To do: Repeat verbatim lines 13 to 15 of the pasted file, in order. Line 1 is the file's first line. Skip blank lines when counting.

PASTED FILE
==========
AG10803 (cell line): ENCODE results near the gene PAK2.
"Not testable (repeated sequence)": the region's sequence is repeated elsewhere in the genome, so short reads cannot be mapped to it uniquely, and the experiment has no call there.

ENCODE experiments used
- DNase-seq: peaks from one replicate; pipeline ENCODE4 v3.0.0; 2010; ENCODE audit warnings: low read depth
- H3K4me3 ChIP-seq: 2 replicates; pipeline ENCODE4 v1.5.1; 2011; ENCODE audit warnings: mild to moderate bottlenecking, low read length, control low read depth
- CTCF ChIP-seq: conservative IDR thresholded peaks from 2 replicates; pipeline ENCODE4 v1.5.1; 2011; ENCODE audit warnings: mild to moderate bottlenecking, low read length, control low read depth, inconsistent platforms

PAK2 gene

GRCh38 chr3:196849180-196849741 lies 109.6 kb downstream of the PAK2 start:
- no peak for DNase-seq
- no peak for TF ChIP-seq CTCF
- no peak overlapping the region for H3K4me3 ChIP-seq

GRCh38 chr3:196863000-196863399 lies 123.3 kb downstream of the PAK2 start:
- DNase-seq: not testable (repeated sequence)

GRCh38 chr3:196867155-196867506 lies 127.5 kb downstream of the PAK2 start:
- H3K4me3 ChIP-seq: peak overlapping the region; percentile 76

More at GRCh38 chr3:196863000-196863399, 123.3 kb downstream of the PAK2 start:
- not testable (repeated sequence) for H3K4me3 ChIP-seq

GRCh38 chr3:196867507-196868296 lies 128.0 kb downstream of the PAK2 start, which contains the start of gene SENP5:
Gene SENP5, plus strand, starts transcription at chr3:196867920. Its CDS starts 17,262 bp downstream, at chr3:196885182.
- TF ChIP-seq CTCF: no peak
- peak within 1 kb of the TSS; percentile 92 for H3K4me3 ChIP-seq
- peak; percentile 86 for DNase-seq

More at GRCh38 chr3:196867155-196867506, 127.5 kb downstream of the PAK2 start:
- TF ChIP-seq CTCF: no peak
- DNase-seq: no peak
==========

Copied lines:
- DNase-seq: not testable (repeated sequence)

GRCh38 chr3:196867155-196867506 lies 127.5 kb downstream of the PAK2 start:
- H3K4me3 ChIP-seq: peak overlapping the region; percentile 76